The album is a thing of beauty – it is full of delicate and imaginative hooks and big bold melodies, as well as being considered and contemplative, “I think we’ve agonised over every note of it” says Liddle. Opening track ‘Animal Skins’ is the simplest in the album, but where simplicity doesn’t not necessitate weakness, the track sets a precedent to the musical journey which follows an increasing crescendo until the climatic ending of the penultimate song, ‘The Lion’s Den’. With massive percussion, a soaring climactic chorus and choral harmonised vocals, the opening track sets up the personality of the album perfectly. ‘New Ceremony’s’ contagious melody resonates long after listening, and with the euphoric pace which characterises the album, moves joyfully into a crashing chorus, “shine a little light, don’t wrestle with the night, don’t think about your future now. I know it’s gotta stop love but I don’t know how.” The subtle guitar picking and choral harmonies in ‘Shield Your Eyes’ maintain a leg stamping pace until the perfectly timed tempo drop in the choruses, followed by the gaining pace after the beautifully vocalised bridge, “under sweet autumnal skins, is our myth dispelled. In your strange and simple way.” This track gave me one of the many unashamed moments where I was prompted to drum on any surface available.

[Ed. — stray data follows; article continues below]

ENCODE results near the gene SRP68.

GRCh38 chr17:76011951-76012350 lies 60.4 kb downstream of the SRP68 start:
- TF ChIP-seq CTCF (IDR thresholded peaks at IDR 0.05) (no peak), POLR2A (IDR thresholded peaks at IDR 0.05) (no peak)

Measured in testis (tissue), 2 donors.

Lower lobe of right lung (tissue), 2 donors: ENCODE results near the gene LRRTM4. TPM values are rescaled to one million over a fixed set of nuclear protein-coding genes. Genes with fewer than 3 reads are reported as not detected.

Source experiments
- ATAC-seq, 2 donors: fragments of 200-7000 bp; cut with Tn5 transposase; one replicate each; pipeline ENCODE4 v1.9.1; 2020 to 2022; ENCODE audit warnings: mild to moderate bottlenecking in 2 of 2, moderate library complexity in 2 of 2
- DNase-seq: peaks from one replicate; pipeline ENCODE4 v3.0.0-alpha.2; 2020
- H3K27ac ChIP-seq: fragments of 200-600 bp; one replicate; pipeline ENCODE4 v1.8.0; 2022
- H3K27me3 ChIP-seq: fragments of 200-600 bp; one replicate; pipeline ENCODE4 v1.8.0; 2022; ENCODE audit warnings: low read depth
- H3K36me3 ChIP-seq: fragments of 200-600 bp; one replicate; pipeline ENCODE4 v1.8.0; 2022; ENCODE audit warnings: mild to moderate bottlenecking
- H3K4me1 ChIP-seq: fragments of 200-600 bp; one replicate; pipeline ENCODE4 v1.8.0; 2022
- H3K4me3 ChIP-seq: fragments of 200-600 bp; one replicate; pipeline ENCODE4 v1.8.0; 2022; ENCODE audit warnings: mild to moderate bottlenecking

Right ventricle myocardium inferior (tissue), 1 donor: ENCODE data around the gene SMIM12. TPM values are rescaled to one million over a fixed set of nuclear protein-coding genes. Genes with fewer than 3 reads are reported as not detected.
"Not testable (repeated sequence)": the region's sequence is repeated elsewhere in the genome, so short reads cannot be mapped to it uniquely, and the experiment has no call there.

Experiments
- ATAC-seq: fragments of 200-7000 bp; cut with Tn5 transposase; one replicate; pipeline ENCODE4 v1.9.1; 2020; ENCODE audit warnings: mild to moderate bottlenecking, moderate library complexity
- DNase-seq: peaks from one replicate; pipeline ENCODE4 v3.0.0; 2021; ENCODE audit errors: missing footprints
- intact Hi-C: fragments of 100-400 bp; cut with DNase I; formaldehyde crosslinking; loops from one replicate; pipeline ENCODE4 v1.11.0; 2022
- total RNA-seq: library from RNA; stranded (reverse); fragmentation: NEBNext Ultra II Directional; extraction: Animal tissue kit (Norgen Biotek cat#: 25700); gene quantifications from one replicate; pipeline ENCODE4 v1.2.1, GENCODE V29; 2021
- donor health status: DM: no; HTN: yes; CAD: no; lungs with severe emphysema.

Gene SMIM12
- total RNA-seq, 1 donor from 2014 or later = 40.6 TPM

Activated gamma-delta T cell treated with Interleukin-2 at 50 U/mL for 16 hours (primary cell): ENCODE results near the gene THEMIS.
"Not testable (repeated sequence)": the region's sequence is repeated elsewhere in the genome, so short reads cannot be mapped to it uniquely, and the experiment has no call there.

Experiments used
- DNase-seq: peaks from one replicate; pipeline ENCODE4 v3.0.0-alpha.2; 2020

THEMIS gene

‘History Books’, a tamer, folkier track bought forward from their old EP, displays a stronger sense of musical infancy but is brought screaming into the world of adult contemplation by Katis’ production wizardry. It is a coy cousin to the anthemic partners who sandwich it, but the transgression to sparse and uncluttered does nothing to reduce its deserved place in their entirety of the album. Another EP to album evolution lies most noticeably in ‘Chambers & The Values’, perhaps because it is the first single release and therefore looks to be more universally agreeable. It is the only case in the album where I prefer the rawer, clumsier EP track version, believing the first single from the album to stir up a more mainstream folk sound which leads to shudder-inducing Mumford & Sons comparisons [not that I don’t love them in their own right].